I’ve become more spontaneous, lately. I feel the blog was a first step, a sharp kick in the right direction, a firm shove that has forced me to act. Perhaps the need for content for this blog and its social media platforms was the push I always needed. I’ve always imagined myself as being action-driven, motivated, passionate, and spontaneous – much like Jim Carrey in the latter half of Yes Man. He transformed from a man locked into routine, shunning opportunities and missing chances, to a man who embraced the world around him; this is the man I dream of becoming, wholly and unapologetically free. I would like to be decisively myself.
In work last week, I’d been mulling over where I could travel from Galway City for a day-trip. The wonderful thing about this city is that, though located on the west coast, we’re so well served by public transport, that I could take a journey to practically anywhere from my front door. I discussed it with Amanda, a worldly, well-traveled butcher with an affinity for France, and she told me about the Diamond Hill trail. Located in Letterfrack, approximately 80km north-west of Galway City, the 7km long looped walk to the summit is, as Discover Ireland dubs it, the undisputed highlight of Connemara National Park.
I can’t drive, and don’t as of yet – I haven’t even sat my theory test! It was a relief to discover that Letterfrack is directly accessible from Galway City via a Citylink bus that passes through Oughterard, Moycullen, Maam Cross and Clifden on their Galway – Clifden Route. The route takes in Connemara’s breathtakingly rugged scenery, and enables you to catch a glimpse of some of what the Wild Atlantic Way has to offer. There are scooping hills, wiry roads intricately woven between the mountains, coastal trails that wind along the jagged shoreline, quaint Irish towns and villages, and a plethora of wild animals, native to the region. And best of all? A student return ticket, purchased online, costs €11.90, with three buses departing and returning to Galway City a day. Even a standard return ticket costs a measly €14, meaning that if, like me, you have a taste for exploration, a hunger for nature’s majesty, then, when in Galway, I highly recommend that you consider a trek of Diamond Hill.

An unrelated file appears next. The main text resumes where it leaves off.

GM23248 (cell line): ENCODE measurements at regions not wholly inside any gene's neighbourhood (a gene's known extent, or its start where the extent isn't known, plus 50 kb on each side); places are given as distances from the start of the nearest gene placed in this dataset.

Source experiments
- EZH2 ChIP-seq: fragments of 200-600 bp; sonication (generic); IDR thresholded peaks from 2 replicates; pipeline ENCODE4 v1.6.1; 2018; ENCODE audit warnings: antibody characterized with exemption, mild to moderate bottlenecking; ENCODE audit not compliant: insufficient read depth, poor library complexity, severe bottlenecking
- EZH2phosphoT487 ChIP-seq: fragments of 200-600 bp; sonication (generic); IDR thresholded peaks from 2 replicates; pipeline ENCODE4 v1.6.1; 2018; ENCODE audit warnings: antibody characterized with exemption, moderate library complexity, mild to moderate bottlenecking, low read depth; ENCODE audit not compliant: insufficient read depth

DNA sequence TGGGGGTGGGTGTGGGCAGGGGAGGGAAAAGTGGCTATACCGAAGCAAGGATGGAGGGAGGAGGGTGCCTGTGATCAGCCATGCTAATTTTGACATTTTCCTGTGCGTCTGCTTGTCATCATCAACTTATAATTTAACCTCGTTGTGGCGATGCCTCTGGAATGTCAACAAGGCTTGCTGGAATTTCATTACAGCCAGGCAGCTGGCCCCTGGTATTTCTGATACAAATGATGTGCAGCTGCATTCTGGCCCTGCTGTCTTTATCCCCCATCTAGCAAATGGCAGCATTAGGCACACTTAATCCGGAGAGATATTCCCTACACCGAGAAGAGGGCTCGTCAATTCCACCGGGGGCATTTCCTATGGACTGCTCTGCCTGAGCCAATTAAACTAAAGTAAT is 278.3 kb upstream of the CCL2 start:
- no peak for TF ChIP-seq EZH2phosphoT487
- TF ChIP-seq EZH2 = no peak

When I last climbed a mountain – Croagh Patrick in Louisburgh, Co. Mayo – I near-promised myself never to climb one again. I tackled it with horrible footwear, and injured my foot quite a few times on both the ascent and descent. Embarrassing really, considering that there are people who climb Ireland’s Holy Mountain as a pilgrimage.. barefoot! The summit, though, is seductive; it is a dagger that pierces the skies. At the peak of a mountain, you feel like you’re standing on a knife’s edge, touching something that is viscerally beyond yourself, something utterly ethereal. When I discovered I could travel directly to the gates of Connemara National Park via bus, I knew I had to go. There was no question about it, it needed to be done, conquered, and documented; my own personal conquest.